Vishnu Purana
fourthcanto, twenty-fourth chapter, regarding the appearance of Chanakya Pandit.This prediction, incidentally, was scribed fifty centuries ago, nearly 2700years before this political heavyweight and man of destiny was to appear.The prediction informs us: "(First) Mahapadma then his sons - only nine innumber - will be the lords of the earth for a hundred years. A
 named Kautilya will slay these Nandas. On their death, the Mauryas willenjoy the earth. Kautilya himself will install Chandragupta on the throne.His son will be Bindusara and his son will be Ashokavardhana." Similarprophecies are also repeated in the Bhagavata,
Vayu and Matsya Puranas
.In presenting this work I have traced out and referred to two oldEnglish versions of 
Chanakya Niti-sastra
published at the close of the lastcentury.*2 However, these apparently were translated by mere scholars (notdevotees) who seem to have missed many subtleties of Chanakya's vast witand wisdom. Another unedited and unpublished manuscript
Chanakya Niti-sastra
with both English translation and Latinised transliteration producedby the Vrndavana ISKCON Centre was also referred to. It was however thelearned Vaisnava
and Sanskrit scholar Sri V. Badarayana Murthy, of the South Indian Madhva School, who helped me see the depth and importof these verses from the original Devanagari. A very few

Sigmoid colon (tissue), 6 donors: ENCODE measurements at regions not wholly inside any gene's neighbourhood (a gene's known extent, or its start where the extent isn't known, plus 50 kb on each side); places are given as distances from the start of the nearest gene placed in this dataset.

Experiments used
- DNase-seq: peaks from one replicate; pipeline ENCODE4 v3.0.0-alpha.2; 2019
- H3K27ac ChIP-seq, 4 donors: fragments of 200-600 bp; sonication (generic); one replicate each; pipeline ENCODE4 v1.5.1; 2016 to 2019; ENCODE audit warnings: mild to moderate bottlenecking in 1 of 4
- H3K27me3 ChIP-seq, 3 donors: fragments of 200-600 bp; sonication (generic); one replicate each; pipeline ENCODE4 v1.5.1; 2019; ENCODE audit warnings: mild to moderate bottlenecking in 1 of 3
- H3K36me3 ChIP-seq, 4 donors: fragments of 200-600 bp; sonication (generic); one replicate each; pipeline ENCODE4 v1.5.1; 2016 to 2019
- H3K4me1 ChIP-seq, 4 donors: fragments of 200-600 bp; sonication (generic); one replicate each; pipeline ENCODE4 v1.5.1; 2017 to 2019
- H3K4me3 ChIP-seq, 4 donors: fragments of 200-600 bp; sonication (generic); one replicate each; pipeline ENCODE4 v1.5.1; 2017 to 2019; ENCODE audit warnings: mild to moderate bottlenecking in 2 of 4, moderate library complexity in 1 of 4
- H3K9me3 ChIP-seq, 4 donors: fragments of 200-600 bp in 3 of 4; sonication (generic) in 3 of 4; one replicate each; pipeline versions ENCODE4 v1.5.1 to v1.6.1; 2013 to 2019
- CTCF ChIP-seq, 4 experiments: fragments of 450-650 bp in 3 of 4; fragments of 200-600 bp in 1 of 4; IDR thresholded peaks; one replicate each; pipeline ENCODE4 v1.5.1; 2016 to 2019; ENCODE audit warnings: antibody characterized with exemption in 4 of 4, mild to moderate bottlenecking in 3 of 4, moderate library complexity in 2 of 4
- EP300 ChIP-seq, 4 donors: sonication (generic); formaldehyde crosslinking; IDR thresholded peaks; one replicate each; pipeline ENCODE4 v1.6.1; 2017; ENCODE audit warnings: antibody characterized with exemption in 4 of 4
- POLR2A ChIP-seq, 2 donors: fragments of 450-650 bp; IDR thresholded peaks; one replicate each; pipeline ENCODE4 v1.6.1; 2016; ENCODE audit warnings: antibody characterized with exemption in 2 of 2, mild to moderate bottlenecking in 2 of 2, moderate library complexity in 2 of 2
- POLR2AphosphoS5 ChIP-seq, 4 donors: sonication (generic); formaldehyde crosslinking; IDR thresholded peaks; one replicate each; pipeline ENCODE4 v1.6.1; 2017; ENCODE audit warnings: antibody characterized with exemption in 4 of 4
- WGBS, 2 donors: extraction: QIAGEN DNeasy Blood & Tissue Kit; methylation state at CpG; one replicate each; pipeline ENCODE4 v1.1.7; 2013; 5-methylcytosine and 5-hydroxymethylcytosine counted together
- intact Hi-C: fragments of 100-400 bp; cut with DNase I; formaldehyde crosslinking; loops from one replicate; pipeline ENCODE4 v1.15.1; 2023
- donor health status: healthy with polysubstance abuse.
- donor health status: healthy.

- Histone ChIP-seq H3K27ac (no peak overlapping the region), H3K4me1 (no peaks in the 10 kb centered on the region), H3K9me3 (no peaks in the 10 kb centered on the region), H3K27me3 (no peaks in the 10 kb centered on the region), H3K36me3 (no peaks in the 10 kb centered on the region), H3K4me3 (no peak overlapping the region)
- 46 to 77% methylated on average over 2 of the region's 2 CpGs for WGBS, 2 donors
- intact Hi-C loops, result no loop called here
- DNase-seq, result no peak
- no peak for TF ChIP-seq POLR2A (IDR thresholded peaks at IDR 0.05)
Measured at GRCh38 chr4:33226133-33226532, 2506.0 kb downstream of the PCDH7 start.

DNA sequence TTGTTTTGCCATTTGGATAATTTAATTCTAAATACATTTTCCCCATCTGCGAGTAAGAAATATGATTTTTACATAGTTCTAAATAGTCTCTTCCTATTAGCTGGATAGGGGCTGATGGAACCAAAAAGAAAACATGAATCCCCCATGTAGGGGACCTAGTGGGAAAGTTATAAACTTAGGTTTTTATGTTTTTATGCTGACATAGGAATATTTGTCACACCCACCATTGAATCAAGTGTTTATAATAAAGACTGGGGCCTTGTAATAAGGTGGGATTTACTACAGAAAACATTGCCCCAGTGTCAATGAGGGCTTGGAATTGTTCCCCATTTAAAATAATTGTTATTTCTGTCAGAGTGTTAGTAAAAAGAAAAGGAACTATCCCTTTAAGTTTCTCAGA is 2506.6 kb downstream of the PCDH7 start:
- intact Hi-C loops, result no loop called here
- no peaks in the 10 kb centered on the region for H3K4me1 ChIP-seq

which wereperhaps irrelevant or otherwise not useful for our Vaisnava readers havebeen omitted.
I have been told that our blessed spiritual master His Divine GraceA.C. Bhaktivedanta Swami Prabhupada had expressed a desire that
SriChanakya Niti-sastra
be properly translated into English. It is hoped that ourpresent rendering will be at least useful if not instructive to the reader. Let usexamine now in a few words on the science of 
, or common sense, fromthe pen of Srila Bhaktivinoda, the great 19th century devotee-pioneer of theworldwide propagation of Lord Caitanya's divine message.Taking the two words "common sense" right up to their highest level, he haswritten:"Man's glory is in common sense,Dictating us the grace,That man is made to live and loveThe beauteous Heaven's embrace"*3In other words, the real goal of 
, indeed the goal of life, is to realise one'seternal position of Krishna consciousness. The
confirms SrilaBhaktivinode's view in the final line of its last
sloka: dhruva nitir matir mama.
A translation of that full verse runs: "(Sanjaya said) Wherever thereis Krishna the master of all mystics, and wherever there is Arjuna thesupreme archer, there will also be opulence, victory, extraordinary powerand morality (
). That is My opinion."I would especially like to thank Sri Raju Whabi (Rukmini Krishna dasa) of Bombay for his generous financial contribution. I am also grateful to SrimatiRani Lila Ram Kumar Bhargava of Lucknow, a prominent ISKCON LifeMember, and her twin sons Lava and Kush of Raja Ram Kumar Press, forspeedily bringing out this volume.Miles Davis (Patita Pavana dasa)Makara Sankranti DayPausa Shukla Navami14th January 1981